Meaningful Media Now

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Meaningful Media Now: September

As an organization interested in media impact, our “water cooler” chatter around the office often includes TV series and movies that moved us, music we’re addicted to, and media trends that affect us. Read on to see the meaningful media and cultural phenomenons HI staff has been talking about in September:

  1. Featuring: The Blackfish Effect
  2. Speechless
  3. Hell or High Water
  4. Green Day: Revolution Radio 

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Social Issue Networks and Film Festivals: Media Makers Analysis

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In our final installment in this series on film festivals and social networks, we’ll look at what insights a media maker can learn from our analysis in order to further optimize their festival application strategy as they answer the big question:

What festivals could introduce my film to topic-relevant social issue influencers?

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Social Issue Networks and Film Festivals: Festival Analysis

Figure 1: Top 15 film festivals by number of social issue influencers in each of the 16 social issue networks. The blue color indicates a top-tier festival (as identified by POV), and green reflects a non-top-tier festival. X-axis normalized across all issues.

This is the third of four posts mapping online social networks; today we’ll be focusing on film festival organizations and their reach within these networks. (If you’re just joining us, you can read more about the series here and here.)  Specifically, we’ll be addressing the following questions, as posed by a hypothetical festival organizer:

Which festivals reach social issue influencers? Where does my film festival rank among film festivals’ social issue engagement as a whole? What social issue network(s) have I attracted attention from in the past and which should I target in the future?

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Social Issue Networks and Film Festivals: Issue Advocates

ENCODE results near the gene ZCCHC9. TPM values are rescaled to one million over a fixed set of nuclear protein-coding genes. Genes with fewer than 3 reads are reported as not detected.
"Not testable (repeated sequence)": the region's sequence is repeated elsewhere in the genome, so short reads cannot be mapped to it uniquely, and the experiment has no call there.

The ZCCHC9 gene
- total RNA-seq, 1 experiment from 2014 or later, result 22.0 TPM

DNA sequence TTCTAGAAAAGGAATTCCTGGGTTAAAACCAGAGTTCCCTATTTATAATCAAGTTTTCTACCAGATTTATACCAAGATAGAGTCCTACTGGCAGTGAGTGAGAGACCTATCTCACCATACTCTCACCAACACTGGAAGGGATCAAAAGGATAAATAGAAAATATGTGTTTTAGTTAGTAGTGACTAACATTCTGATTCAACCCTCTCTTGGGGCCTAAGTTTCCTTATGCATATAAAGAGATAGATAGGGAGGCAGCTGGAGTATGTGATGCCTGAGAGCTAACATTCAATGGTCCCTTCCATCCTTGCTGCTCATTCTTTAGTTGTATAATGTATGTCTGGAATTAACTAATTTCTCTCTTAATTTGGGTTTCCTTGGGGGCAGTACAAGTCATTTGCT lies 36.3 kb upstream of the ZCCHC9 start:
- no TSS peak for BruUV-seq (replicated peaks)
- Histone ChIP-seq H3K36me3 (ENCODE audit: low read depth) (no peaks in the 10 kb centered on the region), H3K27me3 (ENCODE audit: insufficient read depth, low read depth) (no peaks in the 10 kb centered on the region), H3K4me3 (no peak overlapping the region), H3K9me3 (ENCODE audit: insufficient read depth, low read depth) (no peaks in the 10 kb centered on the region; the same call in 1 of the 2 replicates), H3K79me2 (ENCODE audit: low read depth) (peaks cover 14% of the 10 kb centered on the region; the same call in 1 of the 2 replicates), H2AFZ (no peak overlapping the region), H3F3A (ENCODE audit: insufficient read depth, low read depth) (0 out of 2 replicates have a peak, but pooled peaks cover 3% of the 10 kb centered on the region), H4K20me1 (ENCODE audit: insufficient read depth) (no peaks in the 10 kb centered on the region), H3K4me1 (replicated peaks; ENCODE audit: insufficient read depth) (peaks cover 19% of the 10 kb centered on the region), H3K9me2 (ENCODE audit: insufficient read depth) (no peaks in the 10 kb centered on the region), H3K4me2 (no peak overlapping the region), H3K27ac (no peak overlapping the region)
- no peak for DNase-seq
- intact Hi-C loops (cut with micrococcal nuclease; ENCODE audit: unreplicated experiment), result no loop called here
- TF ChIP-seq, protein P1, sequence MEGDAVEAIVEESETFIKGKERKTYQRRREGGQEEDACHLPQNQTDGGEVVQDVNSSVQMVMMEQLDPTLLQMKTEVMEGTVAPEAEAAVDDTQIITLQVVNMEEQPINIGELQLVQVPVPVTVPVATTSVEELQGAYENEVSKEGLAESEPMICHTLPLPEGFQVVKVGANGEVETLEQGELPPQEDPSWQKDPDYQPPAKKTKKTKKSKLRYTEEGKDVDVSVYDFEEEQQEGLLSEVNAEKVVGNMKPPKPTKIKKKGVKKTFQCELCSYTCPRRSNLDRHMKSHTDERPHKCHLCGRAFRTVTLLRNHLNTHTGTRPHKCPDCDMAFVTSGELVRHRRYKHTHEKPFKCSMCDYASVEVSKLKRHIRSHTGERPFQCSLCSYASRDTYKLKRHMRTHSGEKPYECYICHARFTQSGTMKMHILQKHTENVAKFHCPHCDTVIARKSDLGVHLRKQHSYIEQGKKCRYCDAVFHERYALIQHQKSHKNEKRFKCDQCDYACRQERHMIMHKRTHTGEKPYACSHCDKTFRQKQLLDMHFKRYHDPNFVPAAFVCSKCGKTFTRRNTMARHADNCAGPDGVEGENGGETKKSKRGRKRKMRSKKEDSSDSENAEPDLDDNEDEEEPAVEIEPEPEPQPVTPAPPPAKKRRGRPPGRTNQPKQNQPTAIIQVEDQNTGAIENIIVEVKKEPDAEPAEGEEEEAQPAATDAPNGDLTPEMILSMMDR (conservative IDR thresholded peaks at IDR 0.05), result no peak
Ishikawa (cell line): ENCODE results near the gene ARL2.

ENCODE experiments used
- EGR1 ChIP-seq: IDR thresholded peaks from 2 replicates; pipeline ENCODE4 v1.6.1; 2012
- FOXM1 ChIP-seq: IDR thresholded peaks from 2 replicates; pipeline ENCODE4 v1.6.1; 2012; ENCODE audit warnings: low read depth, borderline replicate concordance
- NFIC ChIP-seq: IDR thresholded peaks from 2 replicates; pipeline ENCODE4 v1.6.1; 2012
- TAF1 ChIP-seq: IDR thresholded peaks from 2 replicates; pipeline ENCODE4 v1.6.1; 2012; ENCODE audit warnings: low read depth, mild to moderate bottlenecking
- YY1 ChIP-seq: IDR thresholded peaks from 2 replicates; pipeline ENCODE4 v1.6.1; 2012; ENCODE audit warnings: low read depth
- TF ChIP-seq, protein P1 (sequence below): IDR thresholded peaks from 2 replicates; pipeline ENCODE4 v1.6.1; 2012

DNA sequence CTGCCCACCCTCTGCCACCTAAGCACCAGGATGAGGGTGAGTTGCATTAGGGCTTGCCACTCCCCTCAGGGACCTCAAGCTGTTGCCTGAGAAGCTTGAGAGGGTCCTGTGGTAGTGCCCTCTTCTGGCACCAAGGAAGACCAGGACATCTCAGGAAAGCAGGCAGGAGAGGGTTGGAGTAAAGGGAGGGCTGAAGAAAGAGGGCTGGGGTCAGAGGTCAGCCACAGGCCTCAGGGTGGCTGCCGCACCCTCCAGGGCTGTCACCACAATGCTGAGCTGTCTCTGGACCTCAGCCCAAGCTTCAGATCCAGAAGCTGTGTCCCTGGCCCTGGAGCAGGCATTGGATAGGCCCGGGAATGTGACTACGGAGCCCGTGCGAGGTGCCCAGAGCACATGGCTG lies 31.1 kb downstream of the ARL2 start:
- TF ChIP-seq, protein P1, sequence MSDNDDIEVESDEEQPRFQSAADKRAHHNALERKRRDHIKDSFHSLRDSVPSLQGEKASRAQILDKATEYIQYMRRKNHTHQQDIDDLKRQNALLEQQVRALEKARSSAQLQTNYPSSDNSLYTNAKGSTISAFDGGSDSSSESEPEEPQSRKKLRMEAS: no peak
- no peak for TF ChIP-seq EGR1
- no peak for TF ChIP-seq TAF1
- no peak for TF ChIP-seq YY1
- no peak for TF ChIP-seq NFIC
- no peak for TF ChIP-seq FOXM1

Figure 4: Breakdown of four Human Rights network sub-groups by the film festival accounts with the four highest network followers.

We’ll begin our multi-part analysis of social networks from the perspective of an issue advocate asking the following questions:

Who is talking about my issue online? Do these individuals cluster around specific topics? How do the various issue networks compare in size and structure? Which, if any, are connected to (or likely to be influenced by) film festivals?

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Social Issue Networks and Film Festivals: Our Method

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There are many reasons to participate in a film festival. For documentary filmmakers in search of an audience, festivals provide access to communities of interest and practice, and hold promise for distribution deals and broader public exposure. From the largest and best-known—think Sundance, Tribeca, and South by Southwest—to smaller, themed events like the Green Film Fest, there are many festivals to choose from; by some counts, this number is well in the thousands. Criteria such as reputation and popularity steer filmmakers and attendees toward the most prominent among them. But no two audiences are alike; the extent to which a film may or may not resonate with its viewers is, for many hopefuls, a great unknown.